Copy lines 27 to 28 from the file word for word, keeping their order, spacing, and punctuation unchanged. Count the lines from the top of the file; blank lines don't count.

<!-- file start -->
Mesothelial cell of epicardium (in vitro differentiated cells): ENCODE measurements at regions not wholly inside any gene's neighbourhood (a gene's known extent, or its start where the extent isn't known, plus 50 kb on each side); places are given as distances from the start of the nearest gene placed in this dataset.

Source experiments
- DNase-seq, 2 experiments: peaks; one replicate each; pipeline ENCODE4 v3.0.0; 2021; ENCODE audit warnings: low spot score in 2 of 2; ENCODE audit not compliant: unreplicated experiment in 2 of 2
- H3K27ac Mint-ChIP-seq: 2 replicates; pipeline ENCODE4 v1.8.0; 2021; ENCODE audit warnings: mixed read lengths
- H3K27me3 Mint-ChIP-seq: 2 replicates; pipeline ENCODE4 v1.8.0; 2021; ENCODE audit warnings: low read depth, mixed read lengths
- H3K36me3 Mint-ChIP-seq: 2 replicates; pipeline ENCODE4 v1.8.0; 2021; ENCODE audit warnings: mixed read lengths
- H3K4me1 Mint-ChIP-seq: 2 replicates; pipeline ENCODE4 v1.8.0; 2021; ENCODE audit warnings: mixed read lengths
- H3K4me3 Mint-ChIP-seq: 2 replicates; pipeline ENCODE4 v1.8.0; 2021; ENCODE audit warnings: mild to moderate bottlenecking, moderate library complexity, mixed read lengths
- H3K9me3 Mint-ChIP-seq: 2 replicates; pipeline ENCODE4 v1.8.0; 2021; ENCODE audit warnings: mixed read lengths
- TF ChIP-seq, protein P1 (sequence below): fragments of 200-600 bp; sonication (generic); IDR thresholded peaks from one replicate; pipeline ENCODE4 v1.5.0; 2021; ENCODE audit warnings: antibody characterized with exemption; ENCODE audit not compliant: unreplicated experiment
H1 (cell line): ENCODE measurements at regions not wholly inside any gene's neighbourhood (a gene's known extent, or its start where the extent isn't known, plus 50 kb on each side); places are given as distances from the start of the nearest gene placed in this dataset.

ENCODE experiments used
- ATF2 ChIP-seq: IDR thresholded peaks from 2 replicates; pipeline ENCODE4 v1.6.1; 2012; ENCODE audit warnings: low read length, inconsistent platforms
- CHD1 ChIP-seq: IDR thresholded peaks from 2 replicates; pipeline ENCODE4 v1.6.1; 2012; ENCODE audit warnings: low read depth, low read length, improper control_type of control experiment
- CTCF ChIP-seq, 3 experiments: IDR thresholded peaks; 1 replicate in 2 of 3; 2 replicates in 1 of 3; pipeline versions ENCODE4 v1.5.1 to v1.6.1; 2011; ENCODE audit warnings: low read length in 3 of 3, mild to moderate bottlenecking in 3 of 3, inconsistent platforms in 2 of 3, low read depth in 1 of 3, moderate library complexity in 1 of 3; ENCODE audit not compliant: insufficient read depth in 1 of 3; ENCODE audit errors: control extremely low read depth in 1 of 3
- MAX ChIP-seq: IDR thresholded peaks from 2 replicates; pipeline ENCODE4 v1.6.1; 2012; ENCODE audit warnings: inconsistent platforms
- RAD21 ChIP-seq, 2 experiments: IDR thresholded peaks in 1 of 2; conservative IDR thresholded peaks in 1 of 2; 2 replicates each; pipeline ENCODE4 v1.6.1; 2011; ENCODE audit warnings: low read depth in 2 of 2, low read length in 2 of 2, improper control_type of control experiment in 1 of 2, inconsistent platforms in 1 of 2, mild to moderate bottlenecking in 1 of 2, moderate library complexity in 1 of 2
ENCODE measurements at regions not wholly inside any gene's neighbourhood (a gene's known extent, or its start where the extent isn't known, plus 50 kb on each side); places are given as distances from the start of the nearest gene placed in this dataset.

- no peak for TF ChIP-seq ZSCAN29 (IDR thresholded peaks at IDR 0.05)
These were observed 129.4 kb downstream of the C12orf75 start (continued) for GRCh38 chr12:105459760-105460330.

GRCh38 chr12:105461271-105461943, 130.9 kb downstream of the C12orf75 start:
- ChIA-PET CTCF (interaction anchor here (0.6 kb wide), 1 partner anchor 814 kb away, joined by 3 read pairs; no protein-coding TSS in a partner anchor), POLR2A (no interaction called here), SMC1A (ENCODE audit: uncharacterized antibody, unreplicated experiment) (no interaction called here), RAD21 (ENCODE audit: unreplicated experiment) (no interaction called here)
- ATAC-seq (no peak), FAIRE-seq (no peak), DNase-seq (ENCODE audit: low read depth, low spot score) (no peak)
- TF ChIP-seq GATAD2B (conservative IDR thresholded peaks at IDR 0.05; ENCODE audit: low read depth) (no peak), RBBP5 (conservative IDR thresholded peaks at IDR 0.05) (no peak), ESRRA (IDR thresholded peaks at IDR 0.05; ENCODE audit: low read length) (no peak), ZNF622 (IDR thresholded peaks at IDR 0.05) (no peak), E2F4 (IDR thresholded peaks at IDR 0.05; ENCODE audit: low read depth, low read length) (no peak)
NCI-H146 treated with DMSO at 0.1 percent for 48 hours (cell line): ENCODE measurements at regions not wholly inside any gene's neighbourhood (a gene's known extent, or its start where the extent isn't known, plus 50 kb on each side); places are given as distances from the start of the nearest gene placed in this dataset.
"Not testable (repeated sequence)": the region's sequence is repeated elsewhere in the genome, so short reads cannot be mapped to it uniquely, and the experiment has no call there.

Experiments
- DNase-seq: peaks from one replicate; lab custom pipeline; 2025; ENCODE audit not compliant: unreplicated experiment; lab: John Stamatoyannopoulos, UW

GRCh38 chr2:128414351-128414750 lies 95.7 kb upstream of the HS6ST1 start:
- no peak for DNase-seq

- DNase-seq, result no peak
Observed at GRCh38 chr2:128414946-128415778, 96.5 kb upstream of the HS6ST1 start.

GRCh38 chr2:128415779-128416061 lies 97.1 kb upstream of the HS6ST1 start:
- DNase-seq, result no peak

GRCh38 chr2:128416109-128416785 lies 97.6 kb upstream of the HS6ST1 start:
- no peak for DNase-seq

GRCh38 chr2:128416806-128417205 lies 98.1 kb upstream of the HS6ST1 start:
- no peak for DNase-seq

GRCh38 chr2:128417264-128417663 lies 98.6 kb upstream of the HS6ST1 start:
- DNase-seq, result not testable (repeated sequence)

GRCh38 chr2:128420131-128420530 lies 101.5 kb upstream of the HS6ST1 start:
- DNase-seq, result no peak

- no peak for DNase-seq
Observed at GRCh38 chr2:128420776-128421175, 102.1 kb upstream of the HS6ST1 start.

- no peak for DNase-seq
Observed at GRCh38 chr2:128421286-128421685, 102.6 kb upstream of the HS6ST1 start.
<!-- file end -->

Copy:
Experiments
- DNase-seq: peaks from one replicate; lab custom pipeline; 2025; ENCODE audit not compliant: unreplicated experiment; lab: John Stamatoyannopoulos, UW